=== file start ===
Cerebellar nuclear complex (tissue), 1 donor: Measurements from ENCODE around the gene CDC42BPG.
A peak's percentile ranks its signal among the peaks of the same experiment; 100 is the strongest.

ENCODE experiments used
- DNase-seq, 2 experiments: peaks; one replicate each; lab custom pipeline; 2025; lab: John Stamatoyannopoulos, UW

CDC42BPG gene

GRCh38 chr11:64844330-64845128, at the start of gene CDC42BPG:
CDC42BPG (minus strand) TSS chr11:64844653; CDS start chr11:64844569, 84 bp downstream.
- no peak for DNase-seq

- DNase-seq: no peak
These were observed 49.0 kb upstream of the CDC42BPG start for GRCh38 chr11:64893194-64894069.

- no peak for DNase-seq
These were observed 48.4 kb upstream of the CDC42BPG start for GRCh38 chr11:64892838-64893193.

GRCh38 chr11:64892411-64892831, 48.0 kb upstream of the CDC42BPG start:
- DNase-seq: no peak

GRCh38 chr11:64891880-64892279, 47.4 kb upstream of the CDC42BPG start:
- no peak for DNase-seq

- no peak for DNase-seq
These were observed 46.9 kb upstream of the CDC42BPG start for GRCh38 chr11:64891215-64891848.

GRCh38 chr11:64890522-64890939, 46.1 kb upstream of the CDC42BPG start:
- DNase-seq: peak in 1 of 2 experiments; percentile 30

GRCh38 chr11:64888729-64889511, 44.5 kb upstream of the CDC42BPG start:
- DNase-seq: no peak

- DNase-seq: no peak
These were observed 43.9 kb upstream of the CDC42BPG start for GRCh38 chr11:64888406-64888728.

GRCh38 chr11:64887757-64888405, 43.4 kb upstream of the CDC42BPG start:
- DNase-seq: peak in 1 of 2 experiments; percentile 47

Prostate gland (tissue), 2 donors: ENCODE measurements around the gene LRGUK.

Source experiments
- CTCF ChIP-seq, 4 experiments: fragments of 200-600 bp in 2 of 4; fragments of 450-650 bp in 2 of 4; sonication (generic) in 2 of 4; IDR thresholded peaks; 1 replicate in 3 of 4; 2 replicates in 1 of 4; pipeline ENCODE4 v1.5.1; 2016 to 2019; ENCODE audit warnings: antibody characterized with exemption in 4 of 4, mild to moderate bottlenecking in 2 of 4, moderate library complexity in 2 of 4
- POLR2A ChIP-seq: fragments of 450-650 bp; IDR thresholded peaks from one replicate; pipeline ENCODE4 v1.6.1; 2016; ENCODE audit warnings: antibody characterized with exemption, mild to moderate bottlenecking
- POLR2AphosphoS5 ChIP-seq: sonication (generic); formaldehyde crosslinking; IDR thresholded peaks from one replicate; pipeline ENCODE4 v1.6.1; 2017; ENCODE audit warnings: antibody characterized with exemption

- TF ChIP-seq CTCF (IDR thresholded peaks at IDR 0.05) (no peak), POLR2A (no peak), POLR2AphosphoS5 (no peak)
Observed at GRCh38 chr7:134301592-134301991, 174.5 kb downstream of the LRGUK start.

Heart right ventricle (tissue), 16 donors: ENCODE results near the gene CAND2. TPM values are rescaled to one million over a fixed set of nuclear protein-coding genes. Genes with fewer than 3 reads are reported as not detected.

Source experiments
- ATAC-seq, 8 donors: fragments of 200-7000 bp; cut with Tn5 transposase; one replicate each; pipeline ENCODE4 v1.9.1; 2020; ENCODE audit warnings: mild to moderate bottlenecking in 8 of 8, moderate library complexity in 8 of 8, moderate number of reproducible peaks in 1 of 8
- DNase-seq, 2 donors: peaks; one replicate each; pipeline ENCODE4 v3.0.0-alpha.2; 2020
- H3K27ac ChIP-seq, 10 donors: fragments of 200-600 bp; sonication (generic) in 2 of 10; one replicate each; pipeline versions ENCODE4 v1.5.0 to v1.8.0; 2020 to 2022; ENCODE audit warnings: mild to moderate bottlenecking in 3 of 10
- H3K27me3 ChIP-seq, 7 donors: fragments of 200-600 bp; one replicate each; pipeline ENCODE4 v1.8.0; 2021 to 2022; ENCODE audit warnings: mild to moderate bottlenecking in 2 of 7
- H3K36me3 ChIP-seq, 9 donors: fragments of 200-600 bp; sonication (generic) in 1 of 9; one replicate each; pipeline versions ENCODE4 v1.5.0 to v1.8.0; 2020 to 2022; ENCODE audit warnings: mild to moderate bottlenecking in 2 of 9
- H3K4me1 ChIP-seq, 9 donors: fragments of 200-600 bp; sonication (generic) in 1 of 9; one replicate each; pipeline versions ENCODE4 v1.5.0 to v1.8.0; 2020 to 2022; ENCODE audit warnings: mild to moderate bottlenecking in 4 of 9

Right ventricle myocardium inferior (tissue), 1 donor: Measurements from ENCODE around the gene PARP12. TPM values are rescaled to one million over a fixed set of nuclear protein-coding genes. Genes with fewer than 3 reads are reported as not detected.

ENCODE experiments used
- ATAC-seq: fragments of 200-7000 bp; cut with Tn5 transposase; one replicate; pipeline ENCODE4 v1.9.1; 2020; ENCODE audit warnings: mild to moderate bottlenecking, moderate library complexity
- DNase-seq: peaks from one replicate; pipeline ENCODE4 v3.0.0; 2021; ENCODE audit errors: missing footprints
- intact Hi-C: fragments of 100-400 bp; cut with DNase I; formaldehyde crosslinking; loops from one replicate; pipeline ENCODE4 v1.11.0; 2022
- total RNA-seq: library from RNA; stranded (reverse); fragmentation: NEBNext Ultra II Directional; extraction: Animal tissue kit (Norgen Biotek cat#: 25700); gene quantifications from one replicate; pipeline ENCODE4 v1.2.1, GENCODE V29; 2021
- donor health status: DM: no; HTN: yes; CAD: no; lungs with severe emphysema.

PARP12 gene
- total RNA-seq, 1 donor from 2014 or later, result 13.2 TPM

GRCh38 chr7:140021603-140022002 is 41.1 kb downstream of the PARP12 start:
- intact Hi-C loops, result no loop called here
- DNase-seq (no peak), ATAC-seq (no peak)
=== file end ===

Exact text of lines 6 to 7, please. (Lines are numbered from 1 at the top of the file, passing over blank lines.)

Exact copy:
GRCh38 chr11:64844330-64845128, at the start of gene CDC42BPG:
CDC42BPG (minus strand) TSS chr11:64844653; CDS start chr11:64844569, 84 bp downstream.